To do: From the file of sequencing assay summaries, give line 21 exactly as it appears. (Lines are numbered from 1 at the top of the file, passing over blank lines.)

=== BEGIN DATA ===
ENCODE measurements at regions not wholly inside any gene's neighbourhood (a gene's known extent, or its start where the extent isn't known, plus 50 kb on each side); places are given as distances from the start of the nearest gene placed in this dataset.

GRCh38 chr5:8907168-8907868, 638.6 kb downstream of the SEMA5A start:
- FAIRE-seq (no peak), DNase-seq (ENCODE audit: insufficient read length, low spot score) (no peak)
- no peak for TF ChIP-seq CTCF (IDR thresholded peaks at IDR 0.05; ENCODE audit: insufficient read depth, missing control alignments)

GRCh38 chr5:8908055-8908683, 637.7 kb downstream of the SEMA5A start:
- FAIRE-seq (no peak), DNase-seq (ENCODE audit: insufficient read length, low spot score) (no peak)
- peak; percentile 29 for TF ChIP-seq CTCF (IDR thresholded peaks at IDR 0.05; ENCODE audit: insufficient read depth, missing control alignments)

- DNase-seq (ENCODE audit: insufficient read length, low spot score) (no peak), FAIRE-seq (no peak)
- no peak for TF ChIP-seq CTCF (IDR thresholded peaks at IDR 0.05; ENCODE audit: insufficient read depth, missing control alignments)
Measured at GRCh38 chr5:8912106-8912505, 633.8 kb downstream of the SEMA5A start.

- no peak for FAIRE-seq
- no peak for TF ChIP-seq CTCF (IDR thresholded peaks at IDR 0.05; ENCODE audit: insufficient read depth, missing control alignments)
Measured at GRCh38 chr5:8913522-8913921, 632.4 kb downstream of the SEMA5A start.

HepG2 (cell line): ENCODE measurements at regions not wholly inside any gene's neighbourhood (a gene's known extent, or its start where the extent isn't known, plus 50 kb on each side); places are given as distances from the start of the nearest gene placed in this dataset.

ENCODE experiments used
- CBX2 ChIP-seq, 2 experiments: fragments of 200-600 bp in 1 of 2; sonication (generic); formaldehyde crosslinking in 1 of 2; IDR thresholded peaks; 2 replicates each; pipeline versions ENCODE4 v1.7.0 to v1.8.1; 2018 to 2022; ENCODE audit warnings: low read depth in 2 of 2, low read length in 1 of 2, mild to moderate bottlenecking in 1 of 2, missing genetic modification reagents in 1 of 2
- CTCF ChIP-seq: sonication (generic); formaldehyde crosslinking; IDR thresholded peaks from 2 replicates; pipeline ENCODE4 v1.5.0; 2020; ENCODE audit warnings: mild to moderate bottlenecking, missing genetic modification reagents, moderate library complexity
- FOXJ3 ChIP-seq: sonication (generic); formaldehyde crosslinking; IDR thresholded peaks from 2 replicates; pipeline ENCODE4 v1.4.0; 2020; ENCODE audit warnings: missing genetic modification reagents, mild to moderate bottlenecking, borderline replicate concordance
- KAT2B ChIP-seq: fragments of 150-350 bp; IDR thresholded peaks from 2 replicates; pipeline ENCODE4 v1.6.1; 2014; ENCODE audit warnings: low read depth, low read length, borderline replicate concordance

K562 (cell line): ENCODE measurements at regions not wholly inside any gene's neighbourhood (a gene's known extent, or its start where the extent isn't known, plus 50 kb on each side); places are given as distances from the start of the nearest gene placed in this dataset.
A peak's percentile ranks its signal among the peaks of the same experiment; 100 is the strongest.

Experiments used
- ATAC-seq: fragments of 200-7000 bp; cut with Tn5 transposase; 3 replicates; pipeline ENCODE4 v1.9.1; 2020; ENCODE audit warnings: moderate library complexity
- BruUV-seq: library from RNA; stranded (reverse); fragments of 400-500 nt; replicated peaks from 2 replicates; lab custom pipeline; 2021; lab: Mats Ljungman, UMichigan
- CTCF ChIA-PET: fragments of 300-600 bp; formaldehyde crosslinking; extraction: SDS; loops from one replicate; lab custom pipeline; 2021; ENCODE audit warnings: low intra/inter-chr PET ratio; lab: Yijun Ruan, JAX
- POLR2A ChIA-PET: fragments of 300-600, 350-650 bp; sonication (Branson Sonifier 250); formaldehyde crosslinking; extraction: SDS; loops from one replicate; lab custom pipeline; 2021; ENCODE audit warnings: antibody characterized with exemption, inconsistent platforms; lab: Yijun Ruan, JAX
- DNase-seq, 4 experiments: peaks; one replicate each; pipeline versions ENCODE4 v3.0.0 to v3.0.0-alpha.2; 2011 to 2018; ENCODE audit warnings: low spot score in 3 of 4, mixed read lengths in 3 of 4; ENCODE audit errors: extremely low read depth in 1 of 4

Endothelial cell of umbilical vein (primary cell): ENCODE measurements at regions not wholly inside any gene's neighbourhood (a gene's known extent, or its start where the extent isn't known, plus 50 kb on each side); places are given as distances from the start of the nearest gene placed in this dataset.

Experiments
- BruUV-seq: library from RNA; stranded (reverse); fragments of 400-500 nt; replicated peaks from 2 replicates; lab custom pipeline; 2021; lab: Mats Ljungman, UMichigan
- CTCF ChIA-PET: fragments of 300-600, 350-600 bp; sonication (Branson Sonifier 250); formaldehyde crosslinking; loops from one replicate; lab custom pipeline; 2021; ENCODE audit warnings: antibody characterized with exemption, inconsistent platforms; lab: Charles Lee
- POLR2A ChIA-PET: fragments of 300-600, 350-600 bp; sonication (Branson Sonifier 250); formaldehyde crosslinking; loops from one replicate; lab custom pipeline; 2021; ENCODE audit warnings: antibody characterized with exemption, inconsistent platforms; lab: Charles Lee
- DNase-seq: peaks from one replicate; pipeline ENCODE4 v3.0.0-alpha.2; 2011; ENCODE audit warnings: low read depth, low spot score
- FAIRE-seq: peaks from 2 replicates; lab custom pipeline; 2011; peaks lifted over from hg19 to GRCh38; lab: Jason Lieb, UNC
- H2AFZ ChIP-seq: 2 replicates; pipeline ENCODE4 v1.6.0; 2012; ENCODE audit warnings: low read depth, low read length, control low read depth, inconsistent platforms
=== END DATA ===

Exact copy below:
A peak's percentile ranks its signal among the peaks of the same experiment; 100 is the strongest.